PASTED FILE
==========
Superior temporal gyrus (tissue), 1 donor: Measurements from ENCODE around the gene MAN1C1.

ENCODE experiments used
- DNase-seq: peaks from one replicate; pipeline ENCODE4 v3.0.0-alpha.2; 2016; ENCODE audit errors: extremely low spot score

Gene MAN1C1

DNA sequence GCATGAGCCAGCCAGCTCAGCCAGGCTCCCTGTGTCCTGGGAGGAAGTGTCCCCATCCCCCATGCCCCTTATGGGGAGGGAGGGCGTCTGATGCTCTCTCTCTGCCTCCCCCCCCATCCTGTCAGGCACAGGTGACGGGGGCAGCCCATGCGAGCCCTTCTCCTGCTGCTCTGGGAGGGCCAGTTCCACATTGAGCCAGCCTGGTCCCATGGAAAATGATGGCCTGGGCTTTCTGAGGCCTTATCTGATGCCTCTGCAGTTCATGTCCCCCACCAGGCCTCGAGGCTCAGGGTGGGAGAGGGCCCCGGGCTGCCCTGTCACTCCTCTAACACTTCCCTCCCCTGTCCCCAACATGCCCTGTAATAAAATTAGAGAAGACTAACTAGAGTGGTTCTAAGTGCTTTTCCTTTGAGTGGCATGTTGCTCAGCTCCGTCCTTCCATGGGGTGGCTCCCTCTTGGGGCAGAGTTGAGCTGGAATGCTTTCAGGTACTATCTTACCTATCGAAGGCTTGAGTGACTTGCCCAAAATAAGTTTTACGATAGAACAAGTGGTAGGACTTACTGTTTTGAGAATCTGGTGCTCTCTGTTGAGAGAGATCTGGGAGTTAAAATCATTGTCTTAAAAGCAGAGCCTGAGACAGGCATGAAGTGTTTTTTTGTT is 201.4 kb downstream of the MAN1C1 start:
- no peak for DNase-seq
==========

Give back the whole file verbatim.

Superior temporal gyrus (tissue), 1 donor: Measurements from ENCODE around the gene MAN1C1.

ENCODE experiments used
- DNase-seq: peaks from one replicate; pipeline ENCODE4 v3.0.0-alpha.2; 2016; ENCODE audit errors: extremely low spot score

Gene MAN1C1

DNA sequence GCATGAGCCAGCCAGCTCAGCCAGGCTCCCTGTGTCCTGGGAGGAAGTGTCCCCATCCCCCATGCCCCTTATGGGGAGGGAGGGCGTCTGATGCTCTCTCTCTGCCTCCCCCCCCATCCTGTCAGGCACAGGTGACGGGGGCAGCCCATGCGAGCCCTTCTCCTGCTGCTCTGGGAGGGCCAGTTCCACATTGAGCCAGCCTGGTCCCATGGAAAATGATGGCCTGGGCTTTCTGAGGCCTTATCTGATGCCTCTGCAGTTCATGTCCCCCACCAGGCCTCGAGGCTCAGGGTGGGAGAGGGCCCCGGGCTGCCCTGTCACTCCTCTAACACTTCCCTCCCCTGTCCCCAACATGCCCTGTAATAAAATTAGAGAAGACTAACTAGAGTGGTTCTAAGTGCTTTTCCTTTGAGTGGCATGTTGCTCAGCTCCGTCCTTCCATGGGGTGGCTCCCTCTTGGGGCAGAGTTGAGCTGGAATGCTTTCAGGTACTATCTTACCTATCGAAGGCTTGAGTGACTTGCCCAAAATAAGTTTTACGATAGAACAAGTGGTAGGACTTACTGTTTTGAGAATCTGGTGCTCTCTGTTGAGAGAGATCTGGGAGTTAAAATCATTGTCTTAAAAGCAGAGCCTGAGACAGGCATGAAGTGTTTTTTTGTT is 201.4 kb downstream of the MAN1C1 start:
- no peak for DNase-seq